North Korea’s return of what it claims are the remains of U.S. troops killed in the Korean War is the first step in helping bereaved families finally end decades of uncertainty, Defense Secretary James Mattis said on Friday.

“We have families that when they got the telegram have never had closure,” Mattis told reporters. “They’ve never had the body returned. So what we’re seeing here is an opportunity to give those families closure and to make certain that we continue to look for those remaining.”

Earlier on Friday, an Air Force C-17 cargo plane from Hawaii loaded 55 boxes of remains at Wonsan, North Korea, and then flew them to Osan Air Base in South Korea. The repatriation of remains happened on the 65th anniversary of the armistice that suspended fighting on the Korean peninsula. North and South Korea technically remain in a state of war.

“By the way, you noticed there was a U.N. [United Nations] blue flag on each of the boxes,” Mattis said at Friday’s press briefing. “Many of the U.N. nations with us also have missing. We don’t know who’s in those boxes. As we discover it, they’ll be returned. They could go to Australia – they have missing; France has missing. There is a whole lot of us. So this is an international effort to bring closure to those families.”

Before the remains can be sent to their final resting places, U.S. military officials in both South Korea and Hawaii will examine them and conduct forensic analyses to determine if they belong to fallen U.S. service members or others – such as North Korean troops, he said.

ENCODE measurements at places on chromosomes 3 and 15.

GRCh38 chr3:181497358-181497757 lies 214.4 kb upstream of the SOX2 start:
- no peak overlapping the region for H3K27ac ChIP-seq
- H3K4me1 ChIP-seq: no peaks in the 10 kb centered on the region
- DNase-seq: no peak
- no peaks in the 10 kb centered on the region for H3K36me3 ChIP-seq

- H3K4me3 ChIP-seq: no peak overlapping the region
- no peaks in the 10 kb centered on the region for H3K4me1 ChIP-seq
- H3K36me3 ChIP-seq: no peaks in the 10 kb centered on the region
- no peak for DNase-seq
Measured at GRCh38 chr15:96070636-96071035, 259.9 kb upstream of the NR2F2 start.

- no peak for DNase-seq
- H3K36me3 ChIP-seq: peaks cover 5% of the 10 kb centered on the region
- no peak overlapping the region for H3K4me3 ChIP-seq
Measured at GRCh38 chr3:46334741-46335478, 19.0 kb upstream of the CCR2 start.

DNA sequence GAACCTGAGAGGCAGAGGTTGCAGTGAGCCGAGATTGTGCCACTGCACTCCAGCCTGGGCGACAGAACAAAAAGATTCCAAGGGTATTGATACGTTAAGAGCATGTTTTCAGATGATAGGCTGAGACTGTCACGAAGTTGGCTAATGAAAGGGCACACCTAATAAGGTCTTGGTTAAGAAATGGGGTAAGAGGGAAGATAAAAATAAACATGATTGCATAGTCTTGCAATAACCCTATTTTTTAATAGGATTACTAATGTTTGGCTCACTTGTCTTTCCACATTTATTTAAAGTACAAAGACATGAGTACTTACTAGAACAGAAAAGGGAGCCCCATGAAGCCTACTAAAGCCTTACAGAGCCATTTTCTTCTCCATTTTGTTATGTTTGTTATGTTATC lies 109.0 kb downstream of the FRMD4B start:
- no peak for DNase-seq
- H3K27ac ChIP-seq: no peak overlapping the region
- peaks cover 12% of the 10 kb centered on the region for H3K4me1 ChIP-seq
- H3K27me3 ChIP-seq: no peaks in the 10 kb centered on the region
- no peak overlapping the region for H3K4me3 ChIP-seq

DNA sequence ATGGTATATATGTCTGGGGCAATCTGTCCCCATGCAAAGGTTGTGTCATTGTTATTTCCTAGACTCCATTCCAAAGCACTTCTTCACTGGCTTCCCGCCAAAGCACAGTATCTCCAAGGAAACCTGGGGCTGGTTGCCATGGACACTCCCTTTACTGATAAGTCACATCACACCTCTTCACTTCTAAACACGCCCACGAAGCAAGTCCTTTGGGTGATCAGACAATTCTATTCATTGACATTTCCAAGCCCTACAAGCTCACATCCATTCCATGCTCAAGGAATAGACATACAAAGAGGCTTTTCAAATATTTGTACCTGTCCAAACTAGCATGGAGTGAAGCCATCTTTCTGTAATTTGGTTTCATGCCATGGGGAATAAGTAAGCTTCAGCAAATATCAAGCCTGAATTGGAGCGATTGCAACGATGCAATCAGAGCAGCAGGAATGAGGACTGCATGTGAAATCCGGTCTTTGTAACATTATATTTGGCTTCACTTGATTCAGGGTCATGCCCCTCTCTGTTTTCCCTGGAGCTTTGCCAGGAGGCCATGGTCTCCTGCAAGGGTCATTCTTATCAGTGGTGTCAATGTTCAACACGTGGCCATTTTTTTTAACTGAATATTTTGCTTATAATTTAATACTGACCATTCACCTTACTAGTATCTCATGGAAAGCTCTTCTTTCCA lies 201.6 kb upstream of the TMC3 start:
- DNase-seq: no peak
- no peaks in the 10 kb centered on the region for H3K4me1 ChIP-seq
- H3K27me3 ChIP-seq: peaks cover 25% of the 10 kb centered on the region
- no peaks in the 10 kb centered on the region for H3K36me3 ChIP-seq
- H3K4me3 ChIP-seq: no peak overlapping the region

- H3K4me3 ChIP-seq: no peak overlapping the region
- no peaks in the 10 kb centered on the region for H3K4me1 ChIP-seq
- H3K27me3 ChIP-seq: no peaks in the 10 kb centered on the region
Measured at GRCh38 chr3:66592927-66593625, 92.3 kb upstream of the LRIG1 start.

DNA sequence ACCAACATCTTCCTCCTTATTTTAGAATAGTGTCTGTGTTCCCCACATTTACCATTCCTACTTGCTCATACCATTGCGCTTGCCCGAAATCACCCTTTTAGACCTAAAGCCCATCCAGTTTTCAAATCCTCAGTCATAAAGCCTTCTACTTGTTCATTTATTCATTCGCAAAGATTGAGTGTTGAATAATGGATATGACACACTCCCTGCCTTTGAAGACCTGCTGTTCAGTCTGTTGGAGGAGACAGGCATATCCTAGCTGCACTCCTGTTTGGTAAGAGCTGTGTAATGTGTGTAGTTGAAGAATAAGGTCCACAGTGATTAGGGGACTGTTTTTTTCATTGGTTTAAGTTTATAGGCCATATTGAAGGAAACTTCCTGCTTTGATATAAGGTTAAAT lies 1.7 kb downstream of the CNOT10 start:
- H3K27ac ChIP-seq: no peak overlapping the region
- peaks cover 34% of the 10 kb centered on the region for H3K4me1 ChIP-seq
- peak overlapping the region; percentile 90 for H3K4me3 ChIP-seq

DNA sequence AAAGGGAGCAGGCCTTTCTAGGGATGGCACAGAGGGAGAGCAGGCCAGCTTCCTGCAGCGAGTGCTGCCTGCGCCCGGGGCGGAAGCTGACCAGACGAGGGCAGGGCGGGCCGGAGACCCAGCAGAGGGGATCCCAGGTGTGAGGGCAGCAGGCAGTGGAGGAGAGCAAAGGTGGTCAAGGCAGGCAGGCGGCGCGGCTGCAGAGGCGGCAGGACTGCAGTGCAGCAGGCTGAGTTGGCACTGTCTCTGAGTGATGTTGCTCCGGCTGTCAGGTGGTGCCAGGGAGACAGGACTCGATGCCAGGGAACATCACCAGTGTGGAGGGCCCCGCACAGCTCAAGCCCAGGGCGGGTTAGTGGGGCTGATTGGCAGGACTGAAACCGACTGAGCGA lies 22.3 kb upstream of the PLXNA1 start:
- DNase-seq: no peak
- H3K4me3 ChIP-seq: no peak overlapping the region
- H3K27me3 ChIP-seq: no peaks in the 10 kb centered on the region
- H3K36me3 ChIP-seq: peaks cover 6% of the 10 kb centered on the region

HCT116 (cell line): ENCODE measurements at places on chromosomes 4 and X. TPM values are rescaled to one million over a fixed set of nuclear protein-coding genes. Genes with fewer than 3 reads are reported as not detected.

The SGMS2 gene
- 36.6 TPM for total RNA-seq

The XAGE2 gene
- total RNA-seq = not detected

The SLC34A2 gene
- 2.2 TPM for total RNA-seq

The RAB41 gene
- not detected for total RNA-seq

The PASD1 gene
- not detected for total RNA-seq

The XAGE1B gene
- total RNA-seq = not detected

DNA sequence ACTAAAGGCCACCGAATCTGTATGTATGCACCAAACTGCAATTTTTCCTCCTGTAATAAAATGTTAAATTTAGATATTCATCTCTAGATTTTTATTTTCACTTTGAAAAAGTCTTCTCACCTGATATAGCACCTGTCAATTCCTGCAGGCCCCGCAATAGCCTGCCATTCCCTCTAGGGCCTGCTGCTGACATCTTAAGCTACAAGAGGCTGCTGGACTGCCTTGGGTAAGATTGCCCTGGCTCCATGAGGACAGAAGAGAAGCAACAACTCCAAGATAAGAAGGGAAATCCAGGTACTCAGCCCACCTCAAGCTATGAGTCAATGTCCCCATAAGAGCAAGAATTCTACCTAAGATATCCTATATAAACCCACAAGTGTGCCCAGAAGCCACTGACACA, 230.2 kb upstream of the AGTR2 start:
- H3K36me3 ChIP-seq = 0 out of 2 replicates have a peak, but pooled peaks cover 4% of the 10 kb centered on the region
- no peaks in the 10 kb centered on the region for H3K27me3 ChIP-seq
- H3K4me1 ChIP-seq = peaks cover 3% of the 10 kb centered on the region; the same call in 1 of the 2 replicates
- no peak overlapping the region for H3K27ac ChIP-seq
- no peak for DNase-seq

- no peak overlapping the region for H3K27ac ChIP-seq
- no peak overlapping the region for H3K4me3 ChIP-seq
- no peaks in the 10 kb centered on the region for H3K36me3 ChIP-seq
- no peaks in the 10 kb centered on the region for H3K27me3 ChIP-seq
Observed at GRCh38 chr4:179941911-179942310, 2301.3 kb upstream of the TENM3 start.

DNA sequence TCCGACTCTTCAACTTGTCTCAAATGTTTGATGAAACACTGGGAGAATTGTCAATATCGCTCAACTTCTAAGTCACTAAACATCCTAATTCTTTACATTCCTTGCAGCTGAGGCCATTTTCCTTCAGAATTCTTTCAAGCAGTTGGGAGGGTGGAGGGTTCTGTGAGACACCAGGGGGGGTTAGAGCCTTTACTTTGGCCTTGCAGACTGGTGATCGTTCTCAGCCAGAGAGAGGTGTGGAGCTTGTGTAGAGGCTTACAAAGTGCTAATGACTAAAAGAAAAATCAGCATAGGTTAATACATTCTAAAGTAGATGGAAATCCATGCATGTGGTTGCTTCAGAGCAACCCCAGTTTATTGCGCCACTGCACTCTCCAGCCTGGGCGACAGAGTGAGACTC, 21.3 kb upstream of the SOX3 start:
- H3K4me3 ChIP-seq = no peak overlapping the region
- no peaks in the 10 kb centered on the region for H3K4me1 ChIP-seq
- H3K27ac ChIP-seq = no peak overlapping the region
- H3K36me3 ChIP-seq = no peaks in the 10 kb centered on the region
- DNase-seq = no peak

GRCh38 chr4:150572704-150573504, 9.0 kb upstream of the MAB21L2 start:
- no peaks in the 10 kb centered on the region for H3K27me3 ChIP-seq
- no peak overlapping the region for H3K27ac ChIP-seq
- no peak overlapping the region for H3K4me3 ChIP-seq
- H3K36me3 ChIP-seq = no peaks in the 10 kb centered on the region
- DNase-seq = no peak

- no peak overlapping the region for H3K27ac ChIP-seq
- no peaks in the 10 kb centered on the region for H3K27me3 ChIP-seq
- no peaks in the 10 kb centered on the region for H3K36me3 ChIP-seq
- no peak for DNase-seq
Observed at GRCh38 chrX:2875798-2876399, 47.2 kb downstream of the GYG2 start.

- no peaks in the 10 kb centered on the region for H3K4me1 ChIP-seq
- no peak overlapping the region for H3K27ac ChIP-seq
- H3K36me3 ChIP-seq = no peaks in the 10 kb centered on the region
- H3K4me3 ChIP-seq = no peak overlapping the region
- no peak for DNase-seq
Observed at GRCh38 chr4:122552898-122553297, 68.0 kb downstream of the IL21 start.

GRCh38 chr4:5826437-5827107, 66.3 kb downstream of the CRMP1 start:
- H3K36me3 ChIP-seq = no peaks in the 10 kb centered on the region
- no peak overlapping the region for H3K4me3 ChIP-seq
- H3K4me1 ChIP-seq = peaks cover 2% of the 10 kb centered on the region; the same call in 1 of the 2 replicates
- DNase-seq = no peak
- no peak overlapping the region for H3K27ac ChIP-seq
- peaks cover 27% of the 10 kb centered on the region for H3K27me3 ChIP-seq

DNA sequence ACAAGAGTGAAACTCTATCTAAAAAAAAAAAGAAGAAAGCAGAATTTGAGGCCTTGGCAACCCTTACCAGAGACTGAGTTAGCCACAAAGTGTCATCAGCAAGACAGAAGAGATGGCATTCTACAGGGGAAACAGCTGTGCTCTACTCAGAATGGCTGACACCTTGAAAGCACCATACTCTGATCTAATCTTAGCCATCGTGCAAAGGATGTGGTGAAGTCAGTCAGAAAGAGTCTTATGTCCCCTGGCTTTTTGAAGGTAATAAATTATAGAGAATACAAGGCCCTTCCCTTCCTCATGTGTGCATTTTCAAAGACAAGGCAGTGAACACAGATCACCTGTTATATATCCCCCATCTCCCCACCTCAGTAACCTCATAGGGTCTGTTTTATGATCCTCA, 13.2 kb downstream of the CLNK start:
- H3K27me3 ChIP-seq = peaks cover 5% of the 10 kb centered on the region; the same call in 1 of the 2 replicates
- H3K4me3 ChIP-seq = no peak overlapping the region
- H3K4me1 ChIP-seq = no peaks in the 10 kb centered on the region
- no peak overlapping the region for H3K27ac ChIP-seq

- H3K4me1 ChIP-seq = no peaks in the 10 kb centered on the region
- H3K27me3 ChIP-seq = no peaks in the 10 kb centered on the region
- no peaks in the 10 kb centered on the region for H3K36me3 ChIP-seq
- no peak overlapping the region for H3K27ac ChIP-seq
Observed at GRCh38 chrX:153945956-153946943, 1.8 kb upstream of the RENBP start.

“We have no indications that there’s anything amiss, but we don’t know – we can’t confirm that one way or another,” Mattis said. “That’s why we go through all of the forensics.”

The Veterans of Foreign Wars are urging families of U.S. troops listed as Missing in Action in Korea to provide the Pentagon with DNA samples to help accelerate the process of identifying remains, the group announced on Friday.

“Some 5,300 of 7,699 American unaccounted-for war dead are believed to be in North Korea, and 111 of our 126 Cold War missing are in the vicinity of the Korean peninsula, yet family reference samples on file only account for 91 percent of Korean War missing and 85 percent of Cold War losses,” VFW National Commander Vincent Lawrence said in a news release.

Relatives can contact a military service casualty officer to learn how they can provide a DNA sample, the news release says.

The United States is interested in sending teams to North Korea to search for the remains of U.S. service members for the first time since 2005, but that would need to be worked out with the North Koreans, Mattis said.

“We look at it as the first step in a restarted process, so we do want to explore additional efforts to bring others home, perhaps have our own teams go in,” Mattis said. “They’ve been in there before, by the way. So we’re looking at all this, but this is a first step.”

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